Cross-country trip healthy for couple

VERMONT — The cross-country trip is 10,000 miles long, having wound its way to the northern Midwest, south to the Corn Belt, west across the plains to the Rockies, south through desert, and west again to the Pacific.  We are off the road for a while in Santa Cruz.
The three of us, husband, springer spaniel and I, live in a twenty-foot camper van, roughly 160 square feet minus 50 for engine. If we were any larger than our slightly taller than average heights, or without slightly greater than average flexibility for people in their seventies, we would not be doing this. The dog at sixty-three in people years is a better age for it.
The trip has two tangible goals: to learn family history by spending time with relatives and to visit our son. It has a third goal, not so tangible: experience again a sense of fresh possibilities felt when we committed to being together forty-five years ago, the summer of ’71, and headed west on our first cross-country trip with pup tent and cook pot in a used Chevy Bel Air, top of the line in ’61.
But none of these goals turn out to be what makes the trip. John Steinbeck wrote of a voyage he undertook from a California port into the Sea of Cortez. (The Log from The Sea of Cortez). For a book collaboration, Ed Ricketts, marine biologist, and he would collect and preserve specimens. They rented a 75-foot fishing boat and hired the four-man crew.
Steinbeck and Ricketts put in long hours with little sleep, in cramped quarters and without enough food. The work became monotonous. What didn’t was what he called finding “the pattern of the trip,” the way personalities were “shuffled together, changing a little to fit into the box, yet bringing their own bumps and corners” with them.
Fitting into our 110 square foot box, we are discovering our bumps and corners, qualities that reveal themselves in this out-of-the-ordinary life.
Here’s a bump of mine. I am very slow getting up in the morning. This habit set in right after I no longer had to answer the alarm and rise early to get to school. What is new is because we’re all in one box, my husband can’t help but see me lying there, and I can hear every word of contempt. He feeds the dog and makes coffee. Sometimes I take so long to get up, I fall back asleep. The first shuffle of personalities begins this way each day.
Little bumps like this fill our box on wheels. Another one: I hate losing. My husband is a good sport, losing or winning with equal grace.  Perhaps this quality, but something has made him a superior card player. His bump appears only if no one will play. Our road game is cribbage. With little access to other entertainment, there’s time for a game after dinner. I complain during the game as I fall behind, and when he wins, I softly mutter our compulsory “glad that you won” as he says “sorry you lost” with what sounds like real regret.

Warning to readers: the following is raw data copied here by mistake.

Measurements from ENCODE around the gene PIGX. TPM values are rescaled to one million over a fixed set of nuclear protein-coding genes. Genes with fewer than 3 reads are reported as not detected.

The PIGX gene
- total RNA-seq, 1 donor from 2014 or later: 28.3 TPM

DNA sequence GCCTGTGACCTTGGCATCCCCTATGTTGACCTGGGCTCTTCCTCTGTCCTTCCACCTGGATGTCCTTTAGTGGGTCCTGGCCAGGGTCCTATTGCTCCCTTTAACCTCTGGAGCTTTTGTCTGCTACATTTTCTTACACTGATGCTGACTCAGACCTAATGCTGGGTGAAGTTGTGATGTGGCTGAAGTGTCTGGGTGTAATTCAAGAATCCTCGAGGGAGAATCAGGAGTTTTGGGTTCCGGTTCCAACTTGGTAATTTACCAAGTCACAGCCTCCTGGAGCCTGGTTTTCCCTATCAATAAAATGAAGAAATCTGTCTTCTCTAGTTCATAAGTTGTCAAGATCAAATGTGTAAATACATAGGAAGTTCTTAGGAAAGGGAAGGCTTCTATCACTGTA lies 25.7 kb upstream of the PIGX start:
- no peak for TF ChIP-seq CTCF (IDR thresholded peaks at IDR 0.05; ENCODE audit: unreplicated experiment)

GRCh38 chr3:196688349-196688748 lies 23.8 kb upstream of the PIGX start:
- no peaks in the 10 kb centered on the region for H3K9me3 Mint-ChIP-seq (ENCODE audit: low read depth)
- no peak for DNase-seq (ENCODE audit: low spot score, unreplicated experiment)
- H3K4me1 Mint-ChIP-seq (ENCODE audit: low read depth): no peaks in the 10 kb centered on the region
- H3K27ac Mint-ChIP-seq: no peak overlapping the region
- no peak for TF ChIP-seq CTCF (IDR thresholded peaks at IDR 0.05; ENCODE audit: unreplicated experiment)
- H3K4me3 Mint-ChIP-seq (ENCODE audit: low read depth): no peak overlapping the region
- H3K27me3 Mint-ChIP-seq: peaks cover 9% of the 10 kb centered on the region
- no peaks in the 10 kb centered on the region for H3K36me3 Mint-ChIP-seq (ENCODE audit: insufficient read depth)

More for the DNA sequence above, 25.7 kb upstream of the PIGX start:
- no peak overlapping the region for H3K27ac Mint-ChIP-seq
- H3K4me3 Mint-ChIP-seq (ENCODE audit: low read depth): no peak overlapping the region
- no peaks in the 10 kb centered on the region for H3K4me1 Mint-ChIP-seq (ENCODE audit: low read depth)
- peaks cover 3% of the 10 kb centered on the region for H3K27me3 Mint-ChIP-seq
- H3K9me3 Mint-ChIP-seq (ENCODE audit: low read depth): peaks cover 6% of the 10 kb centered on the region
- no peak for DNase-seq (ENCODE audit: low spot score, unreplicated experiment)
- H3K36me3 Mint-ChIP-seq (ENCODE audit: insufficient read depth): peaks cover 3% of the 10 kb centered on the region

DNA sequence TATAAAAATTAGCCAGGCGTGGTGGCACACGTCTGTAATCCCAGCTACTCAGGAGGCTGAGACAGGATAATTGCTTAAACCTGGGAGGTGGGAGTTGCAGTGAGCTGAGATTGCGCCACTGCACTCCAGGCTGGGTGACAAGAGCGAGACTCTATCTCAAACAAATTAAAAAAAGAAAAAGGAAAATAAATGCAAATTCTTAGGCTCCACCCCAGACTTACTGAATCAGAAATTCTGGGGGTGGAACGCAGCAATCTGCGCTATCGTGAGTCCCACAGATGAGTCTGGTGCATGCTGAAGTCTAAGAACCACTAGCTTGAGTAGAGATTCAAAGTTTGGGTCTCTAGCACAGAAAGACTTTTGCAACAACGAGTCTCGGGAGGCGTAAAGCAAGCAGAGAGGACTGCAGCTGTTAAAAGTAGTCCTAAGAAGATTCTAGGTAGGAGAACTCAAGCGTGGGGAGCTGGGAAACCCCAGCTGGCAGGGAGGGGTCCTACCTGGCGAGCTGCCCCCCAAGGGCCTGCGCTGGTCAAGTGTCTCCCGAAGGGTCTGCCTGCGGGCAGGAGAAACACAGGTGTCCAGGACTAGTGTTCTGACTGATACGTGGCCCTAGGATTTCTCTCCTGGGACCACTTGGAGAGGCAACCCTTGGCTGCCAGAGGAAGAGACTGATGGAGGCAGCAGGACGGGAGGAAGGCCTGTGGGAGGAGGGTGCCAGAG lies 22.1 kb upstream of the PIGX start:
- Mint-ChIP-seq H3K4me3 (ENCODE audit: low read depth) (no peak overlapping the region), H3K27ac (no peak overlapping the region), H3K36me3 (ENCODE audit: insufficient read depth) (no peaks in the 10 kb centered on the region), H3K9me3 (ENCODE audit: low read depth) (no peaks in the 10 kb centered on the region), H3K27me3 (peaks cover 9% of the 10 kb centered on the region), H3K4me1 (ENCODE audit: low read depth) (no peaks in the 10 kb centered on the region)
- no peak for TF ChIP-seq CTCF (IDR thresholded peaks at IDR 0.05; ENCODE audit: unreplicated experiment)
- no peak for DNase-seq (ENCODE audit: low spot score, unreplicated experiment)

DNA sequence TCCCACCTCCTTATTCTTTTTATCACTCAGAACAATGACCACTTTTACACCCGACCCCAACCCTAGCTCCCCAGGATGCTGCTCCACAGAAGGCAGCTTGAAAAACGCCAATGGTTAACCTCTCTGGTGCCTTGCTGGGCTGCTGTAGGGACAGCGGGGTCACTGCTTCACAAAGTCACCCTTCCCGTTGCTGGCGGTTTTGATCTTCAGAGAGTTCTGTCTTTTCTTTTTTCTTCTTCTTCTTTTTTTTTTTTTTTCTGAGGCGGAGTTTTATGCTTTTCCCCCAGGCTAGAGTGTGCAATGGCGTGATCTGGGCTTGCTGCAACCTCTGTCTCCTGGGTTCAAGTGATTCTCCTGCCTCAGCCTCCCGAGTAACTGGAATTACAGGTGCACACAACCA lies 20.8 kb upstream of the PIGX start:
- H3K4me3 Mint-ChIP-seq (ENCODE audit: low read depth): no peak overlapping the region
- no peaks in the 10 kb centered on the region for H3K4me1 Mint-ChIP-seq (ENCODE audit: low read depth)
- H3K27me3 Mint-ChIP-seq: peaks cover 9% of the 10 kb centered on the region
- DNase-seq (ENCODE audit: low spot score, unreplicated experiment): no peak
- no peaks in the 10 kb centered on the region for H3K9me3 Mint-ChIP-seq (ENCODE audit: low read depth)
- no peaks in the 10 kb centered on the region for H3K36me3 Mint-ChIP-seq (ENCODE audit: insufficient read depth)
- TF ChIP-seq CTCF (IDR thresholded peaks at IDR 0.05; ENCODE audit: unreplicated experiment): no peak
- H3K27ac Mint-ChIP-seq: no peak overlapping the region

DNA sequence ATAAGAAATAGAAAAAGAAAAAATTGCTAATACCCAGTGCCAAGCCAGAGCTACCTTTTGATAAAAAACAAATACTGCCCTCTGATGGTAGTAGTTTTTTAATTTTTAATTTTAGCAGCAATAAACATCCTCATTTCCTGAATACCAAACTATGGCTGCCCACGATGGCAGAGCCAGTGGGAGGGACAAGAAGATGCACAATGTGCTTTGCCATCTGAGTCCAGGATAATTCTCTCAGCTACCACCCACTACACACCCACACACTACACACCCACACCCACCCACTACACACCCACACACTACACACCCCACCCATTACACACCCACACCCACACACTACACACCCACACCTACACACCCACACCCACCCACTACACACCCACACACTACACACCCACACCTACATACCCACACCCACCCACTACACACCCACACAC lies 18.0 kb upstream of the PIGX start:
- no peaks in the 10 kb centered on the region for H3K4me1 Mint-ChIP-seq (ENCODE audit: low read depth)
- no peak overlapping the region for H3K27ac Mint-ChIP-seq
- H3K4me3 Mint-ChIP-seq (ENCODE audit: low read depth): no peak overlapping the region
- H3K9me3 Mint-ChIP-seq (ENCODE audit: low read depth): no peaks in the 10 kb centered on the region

These are the bumps that arise but pass quickly like those digital signs overhead flashing warnings.
The corner that we must slow down to steer around, tack across or detour to avoid is my need to know ahead what the day may hold. I see now why I spent so much time writing lesson plans as a teacher. I like planning and letting ideas percolate awhile. My best ideas, like my part in making this a year of travel, bloom slowly after months in the making.
My husband jumbles directions and signage as we drive in new territory. That’s a corner that creates waves of distress and words of disdain.
The ways we navigate such bumps and corners create the pattern of the trip. Relishing little victories like finding the perfect campsite before dark also create the pattern. The changes do too. The three of us have given up wandering around at night between sleeps. We use more courtesy being forced to ask for items we can’t reach without making the other person move. We all relish the way the smell of bacon in the pan fills the space and the shafts of filtered light finally reach us from the lofty heights of the redwoods at mid-day.
Some of our 10,000 miles were on roads twisting up and down mesas in 15 mph switchbacks and on narrow roads winding their way from coastline to the deep forest with Sequoias at the edge. Years from now we will recall the roads, the sights, the smells, the light; but more importantly, we will recall the way we committed to the trip and kept our balance over its rough bumps and around its sharp corners.
Steinbeck’s wife was on his sea voyage in 1940. Unfortunately, the journey did not repair their failing marriage as he had hoped. Fortunately, our trip is renewing and refreshing ours.
Jill Vickers is a native of the Champlain Valley, a retired teacher of literacy and the founder of a video production company. Special interests include family history, travel and outdoor activities. She lives with her husband and their springer spaniel in Bridport.

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